Describing a painting by Caravaggio called David with the Head of Goliath, the English patient remarks: Youth judging age at the end of its outstretched hand. But the analogy also refers to Caravaggio the thief. He, too, is an adventurer and a lover, though he is suspicious of those around him. In a rather elegiac passage after the death of Katherine, the English patient remarks: We are communal histories, communal books. We are not owned or monogamous in our taste or experience.

Many scenes in both the novel and the film enact this communal experience. A number of them have to do with the sharing of food, medicine, and other comforts. Similarly, the English patient remembers being fed by the Bedouin whom he recognizes only through the taste of saliva: These feedings are depicted as acts of love, as intimate as a kiss, as solemn as the passing of a communion cup. It is a sensual and a spiritual giving and receiving between two people who may or may not be on the same side of the war, who may or may not see each other after that time.

Significantly, both Hana and the Bedouin who rescue the patient are portrayed as angels. Even nature seems to cooperate in the healing process: Hana is likened to angels in the mind of Kip. While there are those who rescue people and act like angels, there are many others who destroy. The English Patient contains several incidents which remind us that, after all, the book is set during the Second World War.

At twenty years old, Hana has experienced enough of death and loss that, at one point, she feels virtually no desire for ordinary domestic ties, for romance, for passion, or for mothering. It was a rabbit warren, those narrow tilted streets.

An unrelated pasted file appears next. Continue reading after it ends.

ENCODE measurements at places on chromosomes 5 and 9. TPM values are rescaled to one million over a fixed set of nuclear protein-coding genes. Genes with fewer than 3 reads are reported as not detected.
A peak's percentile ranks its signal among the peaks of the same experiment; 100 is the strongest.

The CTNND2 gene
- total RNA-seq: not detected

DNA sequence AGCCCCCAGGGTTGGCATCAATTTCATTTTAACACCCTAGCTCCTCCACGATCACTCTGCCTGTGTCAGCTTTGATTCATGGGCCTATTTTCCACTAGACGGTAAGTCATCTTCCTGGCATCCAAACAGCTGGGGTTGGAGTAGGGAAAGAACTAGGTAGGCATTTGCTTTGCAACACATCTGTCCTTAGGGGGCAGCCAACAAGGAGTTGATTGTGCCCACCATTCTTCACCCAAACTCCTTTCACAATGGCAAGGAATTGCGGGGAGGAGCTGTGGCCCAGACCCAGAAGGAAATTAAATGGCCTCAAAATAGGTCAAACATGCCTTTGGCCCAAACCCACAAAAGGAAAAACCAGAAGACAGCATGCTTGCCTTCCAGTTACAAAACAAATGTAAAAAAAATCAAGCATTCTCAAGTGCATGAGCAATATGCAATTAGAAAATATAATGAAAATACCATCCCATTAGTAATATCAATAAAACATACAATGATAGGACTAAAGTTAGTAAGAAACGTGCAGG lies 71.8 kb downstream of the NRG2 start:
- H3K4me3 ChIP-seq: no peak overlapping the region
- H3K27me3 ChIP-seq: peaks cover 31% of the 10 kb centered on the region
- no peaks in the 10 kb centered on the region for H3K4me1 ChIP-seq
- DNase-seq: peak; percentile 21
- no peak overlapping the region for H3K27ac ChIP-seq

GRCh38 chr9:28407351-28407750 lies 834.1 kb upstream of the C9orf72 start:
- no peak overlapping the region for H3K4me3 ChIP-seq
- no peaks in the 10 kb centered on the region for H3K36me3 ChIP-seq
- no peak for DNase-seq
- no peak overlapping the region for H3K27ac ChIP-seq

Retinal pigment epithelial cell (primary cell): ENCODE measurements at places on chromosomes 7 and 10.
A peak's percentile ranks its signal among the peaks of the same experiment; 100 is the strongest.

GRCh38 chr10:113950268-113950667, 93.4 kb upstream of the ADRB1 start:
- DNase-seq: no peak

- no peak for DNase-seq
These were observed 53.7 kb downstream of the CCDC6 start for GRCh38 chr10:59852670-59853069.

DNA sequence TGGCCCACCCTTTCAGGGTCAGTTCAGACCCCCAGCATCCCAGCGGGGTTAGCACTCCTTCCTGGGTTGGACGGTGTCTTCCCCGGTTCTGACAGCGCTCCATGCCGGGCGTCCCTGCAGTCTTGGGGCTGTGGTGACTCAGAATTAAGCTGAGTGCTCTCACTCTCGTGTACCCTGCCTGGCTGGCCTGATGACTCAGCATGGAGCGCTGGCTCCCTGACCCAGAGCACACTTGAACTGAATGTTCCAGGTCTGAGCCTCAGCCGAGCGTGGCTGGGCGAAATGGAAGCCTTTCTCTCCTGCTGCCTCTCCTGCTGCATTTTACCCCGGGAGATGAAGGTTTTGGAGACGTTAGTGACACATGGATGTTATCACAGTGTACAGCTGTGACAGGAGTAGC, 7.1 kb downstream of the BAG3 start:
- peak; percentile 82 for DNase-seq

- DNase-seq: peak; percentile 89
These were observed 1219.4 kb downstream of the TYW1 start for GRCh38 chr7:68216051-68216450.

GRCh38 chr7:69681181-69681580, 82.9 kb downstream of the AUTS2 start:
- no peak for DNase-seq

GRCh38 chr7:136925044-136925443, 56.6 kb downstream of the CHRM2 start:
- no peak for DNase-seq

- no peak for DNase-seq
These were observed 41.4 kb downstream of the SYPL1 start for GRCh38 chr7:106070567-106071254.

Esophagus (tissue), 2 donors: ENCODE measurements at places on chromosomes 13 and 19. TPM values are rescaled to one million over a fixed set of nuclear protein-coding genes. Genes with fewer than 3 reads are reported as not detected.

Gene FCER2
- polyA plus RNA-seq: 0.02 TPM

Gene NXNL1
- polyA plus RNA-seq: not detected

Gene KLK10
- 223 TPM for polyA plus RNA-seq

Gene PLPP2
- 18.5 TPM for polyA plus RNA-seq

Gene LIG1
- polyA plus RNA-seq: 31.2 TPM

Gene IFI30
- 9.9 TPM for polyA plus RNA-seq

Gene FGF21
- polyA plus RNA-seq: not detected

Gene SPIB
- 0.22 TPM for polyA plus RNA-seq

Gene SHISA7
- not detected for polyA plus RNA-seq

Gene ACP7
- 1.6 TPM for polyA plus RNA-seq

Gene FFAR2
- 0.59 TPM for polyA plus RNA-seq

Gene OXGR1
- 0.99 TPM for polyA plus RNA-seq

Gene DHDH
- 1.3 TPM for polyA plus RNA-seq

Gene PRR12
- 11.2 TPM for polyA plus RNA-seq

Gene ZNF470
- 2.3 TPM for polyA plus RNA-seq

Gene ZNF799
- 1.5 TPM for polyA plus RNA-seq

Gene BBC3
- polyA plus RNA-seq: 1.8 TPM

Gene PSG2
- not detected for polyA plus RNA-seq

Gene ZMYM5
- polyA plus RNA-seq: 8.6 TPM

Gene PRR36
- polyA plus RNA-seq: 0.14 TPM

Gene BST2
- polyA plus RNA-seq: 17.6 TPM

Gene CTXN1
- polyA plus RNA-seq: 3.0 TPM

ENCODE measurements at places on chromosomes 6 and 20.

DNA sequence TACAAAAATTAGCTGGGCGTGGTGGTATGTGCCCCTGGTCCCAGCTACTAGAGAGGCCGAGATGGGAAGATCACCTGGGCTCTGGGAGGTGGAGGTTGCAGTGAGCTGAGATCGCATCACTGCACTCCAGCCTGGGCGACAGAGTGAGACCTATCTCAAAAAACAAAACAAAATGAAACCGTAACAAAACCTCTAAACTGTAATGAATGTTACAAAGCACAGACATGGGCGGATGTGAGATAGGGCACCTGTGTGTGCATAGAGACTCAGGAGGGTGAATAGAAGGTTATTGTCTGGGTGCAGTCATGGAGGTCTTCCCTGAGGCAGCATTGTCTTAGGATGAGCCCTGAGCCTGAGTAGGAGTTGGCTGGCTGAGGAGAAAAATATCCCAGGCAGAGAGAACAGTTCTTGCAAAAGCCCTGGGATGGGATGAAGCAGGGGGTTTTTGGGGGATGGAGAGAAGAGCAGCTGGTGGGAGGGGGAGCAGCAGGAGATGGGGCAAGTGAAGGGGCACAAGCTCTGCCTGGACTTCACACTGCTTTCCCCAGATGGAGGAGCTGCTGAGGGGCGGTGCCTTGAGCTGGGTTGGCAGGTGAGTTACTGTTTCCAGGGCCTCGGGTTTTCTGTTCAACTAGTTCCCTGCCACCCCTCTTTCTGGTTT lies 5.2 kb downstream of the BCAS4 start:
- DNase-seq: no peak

In the film, the arbitrariness and horror of war are illustrated when the nurse to whom Hana loans money is blown up in front of her in the convoy. Youth and energy are in a moment wasted for no reason. This incident of cruelty is particularly ironic in the film because it is a German nurse who becomes the unwilling instrument of sadistic torture.

The lighting which forms a halo around her head and her white uniform remind us of Hana, but instead of bringing comfort, she brings unimaginable blight. Caravaggio is permanently damaged by the event: On the whole, however, for a work set during the war, The English Patient portrays a remarkable number of scenes of bonding and communion.

Characters who are thrown together because of war salvage what pleasure they can find out of their makeshift existence. Families in the non-traditional sense are created. Lord Suffolk and Miss Morden treat him as their own: Arguably, however, the underlying problem with thematic criticism in the argument is not simply its failure to address diversity, but its failure to secure the authority of literary nation-building.

She legitimates nation-building in the authority of a critical attention to inclusion. Her recognition of difference addresses the blind spots of thematics but denies engagement with particular differences and the challenges they pose to the understanding of identity as unified. She argues that thematic criticism is based on the false assumption of a single unified identity. As well, she argues that it produces an anglocentric tradition based on the exclusion of ethnic writing.